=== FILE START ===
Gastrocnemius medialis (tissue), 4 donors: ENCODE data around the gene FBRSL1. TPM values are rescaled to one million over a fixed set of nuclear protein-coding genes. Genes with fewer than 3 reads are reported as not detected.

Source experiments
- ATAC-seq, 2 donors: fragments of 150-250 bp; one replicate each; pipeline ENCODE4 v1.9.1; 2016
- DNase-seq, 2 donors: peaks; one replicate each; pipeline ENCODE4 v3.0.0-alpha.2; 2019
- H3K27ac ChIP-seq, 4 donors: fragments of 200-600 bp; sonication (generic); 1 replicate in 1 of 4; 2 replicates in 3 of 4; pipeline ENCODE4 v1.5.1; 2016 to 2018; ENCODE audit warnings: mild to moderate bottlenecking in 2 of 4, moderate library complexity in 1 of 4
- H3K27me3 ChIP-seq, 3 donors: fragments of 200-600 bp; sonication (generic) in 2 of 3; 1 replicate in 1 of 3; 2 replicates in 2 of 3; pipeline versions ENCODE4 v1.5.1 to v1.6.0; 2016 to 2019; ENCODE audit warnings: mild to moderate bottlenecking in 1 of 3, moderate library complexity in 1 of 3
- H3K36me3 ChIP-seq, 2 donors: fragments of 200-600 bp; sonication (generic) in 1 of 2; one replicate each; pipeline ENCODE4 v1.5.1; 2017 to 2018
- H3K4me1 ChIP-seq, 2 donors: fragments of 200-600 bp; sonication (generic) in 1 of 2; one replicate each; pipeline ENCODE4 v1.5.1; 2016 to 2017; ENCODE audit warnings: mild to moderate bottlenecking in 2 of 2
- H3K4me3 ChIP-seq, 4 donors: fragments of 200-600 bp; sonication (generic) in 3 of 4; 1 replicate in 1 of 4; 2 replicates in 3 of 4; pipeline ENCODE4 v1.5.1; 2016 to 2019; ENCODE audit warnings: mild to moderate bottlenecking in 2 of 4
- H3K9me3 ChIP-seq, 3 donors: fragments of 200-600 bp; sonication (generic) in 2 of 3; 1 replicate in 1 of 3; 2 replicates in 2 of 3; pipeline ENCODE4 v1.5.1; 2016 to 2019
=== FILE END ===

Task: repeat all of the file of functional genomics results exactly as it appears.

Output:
Gastrocnemius medialis (tissue), 4 donors: ENCODE data around the gene FBRSL1. TPM values are rescaled to one million over a fixed set of nuclear protein-coding genes. Genes with fewer than 3 reads are reported as not detected.

Source experiments
- ATAC-seq, 2 donors: fragments of 150-250 bp; one replicate each; pipeline ENCODE4 v1.9.1; 2016
- DNase-seq, 2 donors: peaks; one replicate each; pipeline ENCODE4 v3.0.0-alpha.2; 2019
- H3K27ac ChIP-seq, 4 donors: fragments of 200-600 bp; sonication (generic); 1 replicate in 1 of 4; 2 replicates in 3 of 4; pipeline ENCODE4 v1.5.1; 2016 to 2018; ENCODE audit warnings: mild to moderate bottlenecking in 2 of 4, moderate library complexity in 1 of 4
- H3K27me3 ChIP-seq, 3 donors: fragments of 200-600 bp; sonication (generic) in 2 of 3; 1 replicate in 1 of 3; 2 replicates in 2 of 3; pipeline versions ENCODE4 v1.5.1 to v1.6.0; 2016 to 2019; ENCODE audit warnings: mild to moderate bottlenecking in 1 of 3, moderate library complexity in 1 of 3
- H3K36me3 ChIP-seq, 2 donors: fragments of 200-600 bp; sonication (generic) in 1 of 2; one replicate each; pipeline ENCODE4 v1.5.1; 2017 to 2018
- H3K4me1 ChIP-seq, 2 donors: fragments of 200-600 bp; sonication (generic) in 1 of 2; one replicate each; pipeline ENCODE4 v1.5.1; 2016 to 2017; ENCODE audit warnings: mild to moderate bottlenecking in 2 of 2
- H3K4me3 ChIP-seq, 4 donors: fragments of 200-600 bp; sonication (generic) in 3 of 4; 1 replicate in 1 of 4; 2 replicates in 3 of 4; pipeline ENCODE4 v1.5.1; 2016 to 2019; ENCODE audit warnings: mild to moderate bottlenecking in 2 of 4
- H3K9me3 ChIP-seq, 3 donors: fragments of 200-600 bp; sonication (generic) in 2 of 3; 1 replicate in 1 of 3; 2 replicates in 2 of 3; pipeline ENCODE4 v1.5.1; 2016 to 2019